24 January 2016
I've decided, because I can't send pictures over email, I'll just print some out and send them with a letter. There's a place in our area that prints for about P3 a picture. Our area is really pretty and I hope you can get an idea of how pretty it is with these pictures.
left to right from top to bottom:
1. me with a bunch of little kids . they are all children of one of our investigators. Whenever they see us walking down the street they run up to us and ask for piggy back rides. They're really cute kids.
2. balancing on one foot in a rice paddy on our way to one of the less actives in our area. HIs name is Alvin and we're hoping to re-activate him. In the Morong District, we are only 23 full tithe paying active Melchizedek Priesthood holders away from becoming a stake, 22 if we can get Alvin back.
3. selfie I took while on an exchange with Elder Lindsey. He's from Anaheim.
4. last picture I took before leaving the city. I love sitting on the backs of tricycles.
5. really pretty little road in one of the coolest parts of our area. It's way hidden from the main road and beautiful at sunset.
6. nice road with shady trees that my trainee likes to rest at.
7. There are always a lot of cows and horses in this part of our area and we always try to pet them or jump on them. Elder Makalio trying to touch a horse but not getting very close.
8. my comp took this picture of me after visiting with Alvin. The sunset is really pretty here.
I hope you like the pictures. I'll send some more in the future.
With much love,
Elder Henry Van Slooten
18 January 2016
I know I just wrote you all a letter about 2 days ago but I can't help but share with you how much I am enjoying my new area. It's about 3:00 pm right now on pday and my companion Elder Makalio is asleep on his bed in the room next to mine. I'm not feeling too sleepy so I decided I might as well write another quick letter.
We actually live in a house in this area. It's not an apartment like all of the other areas in the mission. Unlike all my previous areas, in this house, we have no neighbors. We're surrounded by palm trees and grass. We have a yard! It's about half as big as our backyard in L.A but for me it's still such a change. I'm used to being surrounded by cement & streets, but in this area, it's just open. I'm sitting at my study desk on the second floor of our home. It's my favorite room in the whole house. When you open the windows the sun leaks in and really makes the bamboo walls a nice light brown color. We're just about eye level with a couple of palm trees that are growing in our yard. Sometimes while studying I get distracted and just stare at the tops of the palm trees blowing in the wind. The palm trees grow coconuts and we eat fresh coconuts with lunch sometimes. Elder Nawaia can break them open with his elbows. We just gone done cleaning the house and it feels more spacious and big now that everything's arranged and put away.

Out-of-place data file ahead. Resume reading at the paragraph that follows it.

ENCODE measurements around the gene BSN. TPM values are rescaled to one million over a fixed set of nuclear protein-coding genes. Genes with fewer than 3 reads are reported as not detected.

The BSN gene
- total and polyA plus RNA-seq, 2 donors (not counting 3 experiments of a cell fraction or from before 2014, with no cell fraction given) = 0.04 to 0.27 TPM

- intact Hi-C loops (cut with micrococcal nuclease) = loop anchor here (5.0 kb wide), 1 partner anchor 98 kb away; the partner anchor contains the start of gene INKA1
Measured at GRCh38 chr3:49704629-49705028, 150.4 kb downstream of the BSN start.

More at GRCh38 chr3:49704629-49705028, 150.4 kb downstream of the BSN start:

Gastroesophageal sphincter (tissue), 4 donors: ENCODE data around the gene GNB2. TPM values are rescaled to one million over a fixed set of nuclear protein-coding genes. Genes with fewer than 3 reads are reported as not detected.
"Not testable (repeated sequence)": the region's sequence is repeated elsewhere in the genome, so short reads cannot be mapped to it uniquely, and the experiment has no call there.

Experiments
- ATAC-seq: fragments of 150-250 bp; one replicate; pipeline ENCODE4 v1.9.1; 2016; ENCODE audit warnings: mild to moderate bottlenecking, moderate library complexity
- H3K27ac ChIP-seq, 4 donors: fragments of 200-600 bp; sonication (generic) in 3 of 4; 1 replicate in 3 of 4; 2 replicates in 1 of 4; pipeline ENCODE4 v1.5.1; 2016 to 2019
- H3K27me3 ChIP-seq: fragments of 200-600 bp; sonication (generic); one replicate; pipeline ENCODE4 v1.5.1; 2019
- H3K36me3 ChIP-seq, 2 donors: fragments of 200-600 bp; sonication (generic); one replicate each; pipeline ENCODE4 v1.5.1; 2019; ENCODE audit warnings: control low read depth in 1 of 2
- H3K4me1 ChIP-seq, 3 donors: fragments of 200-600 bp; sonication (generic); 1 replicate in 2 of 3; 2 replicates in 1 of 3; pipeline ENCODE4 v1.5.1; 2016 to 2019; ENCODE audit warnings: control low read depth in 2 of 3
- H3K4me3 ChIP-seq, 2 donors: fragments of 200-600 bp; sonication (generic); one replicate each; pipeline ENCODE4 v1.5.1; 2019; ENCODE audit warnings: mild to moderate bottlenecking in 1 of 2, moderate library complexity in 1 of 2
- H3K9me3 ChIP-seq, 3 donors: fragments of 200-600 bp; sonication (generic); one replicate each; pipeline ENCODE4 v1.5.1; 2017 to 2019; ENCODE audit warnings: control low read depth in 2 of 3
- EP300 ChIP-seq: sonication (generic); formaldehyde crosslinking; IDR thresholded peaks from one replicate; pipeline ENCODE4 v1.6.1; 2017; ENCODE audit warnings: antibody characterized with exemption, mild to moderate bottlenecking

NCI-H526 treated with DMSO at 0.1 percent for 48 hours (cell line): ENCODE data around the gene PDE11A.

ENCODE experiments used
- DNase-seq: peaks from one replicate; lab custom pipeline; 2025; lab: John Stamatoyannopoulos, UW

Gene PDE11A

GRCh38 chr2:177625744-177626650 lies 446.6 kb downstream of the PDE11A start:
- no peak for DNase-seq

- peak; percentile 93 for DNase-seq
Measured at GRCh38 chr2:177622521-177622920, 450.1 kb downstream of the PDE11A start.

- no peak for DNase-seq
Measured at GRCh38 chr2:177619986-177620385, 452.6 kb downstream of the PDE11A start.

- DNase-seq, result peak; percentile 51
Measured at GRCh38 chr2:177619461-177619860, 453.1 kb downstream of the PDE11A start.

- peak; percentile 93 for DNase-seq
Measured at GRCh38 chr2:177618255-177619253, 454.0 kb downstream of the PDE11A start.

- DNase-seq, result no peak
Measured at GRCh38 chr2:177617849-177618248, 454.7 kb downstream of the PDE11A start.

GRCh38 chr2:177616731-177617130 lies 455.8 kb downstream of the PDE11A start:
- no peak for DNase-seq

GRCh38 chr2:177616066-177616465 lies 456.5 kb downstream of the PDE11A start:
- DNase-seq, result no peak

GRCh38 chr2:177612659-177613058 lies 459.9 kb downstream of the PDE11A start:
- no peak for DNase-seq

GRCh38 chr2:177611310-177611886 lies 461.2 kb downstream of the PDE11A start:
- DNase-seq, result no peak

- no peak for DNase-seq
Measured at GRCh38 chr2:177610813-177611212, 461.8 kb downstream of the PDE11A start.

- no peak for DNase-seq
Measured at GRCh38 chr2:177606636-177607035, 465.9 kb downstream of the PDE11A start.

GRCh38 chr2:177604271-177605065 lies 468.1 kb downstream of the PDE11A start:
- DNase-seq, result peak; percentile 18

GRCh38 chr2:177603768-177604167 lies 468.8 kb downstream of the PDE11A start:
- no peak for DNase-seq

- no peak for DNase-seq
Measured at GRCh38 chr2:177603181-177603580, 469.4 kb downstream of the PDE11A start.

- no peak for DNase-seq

Our area is comprised of 5 barangays. Malaya (where we live), Niogan, Barak, Quisao, and Yakat (Yakat being the farthest away) It's about a 15 minute walk between each barangay. There's no real market anywhere near here except for a tiny place called SSP, supermarket sa probinsya. You can get almost everything you need there. That is almost true I guess if potato chips and laundry soap are the only things you'll ever need. We usually go to a bigger town called Tanay to get groceries and pull out support money (There's also no ATMs here) There is this one restaurant that sells "classic American food". Elder makalio and I love it but we wouldn't call it "classic American food". I would describe it as "fresh Lunchables for very hungry teenagers". It's great though! We love going there because the two workers know us and love having American customers. (We are also usually their only customers). Most of the time our kabahays cook for lunch. Elder Palayar (he entered the mission the same time I did and he always calls me "batch") & Elder Almuete (from Pangasinan) I love them for cooking for us but it gets pretty old and repetitive. Tinola, sinigang, pinakbet, chicken curry and chicken adobo are the only things they cook so it just goes through a rotation. They don't speak English very well and it seems like the only English words they know are "Elders, lets it" They say this every time they're done cooking. haha! We eat a lot of rice (except for Chill Hauz - the "classic American food" restaurant). Unfortunately there are no magical little restaurants in the area (Alfonso's down Baja continues to set the bar and standard of comparison) Although there are many limitations in this area - no ATMs, no running water, no markets - I don't look at them as inconveniences. I feel like I have a great opportunity to live life like a native Filipino would and dive into this culture and lifestyle again.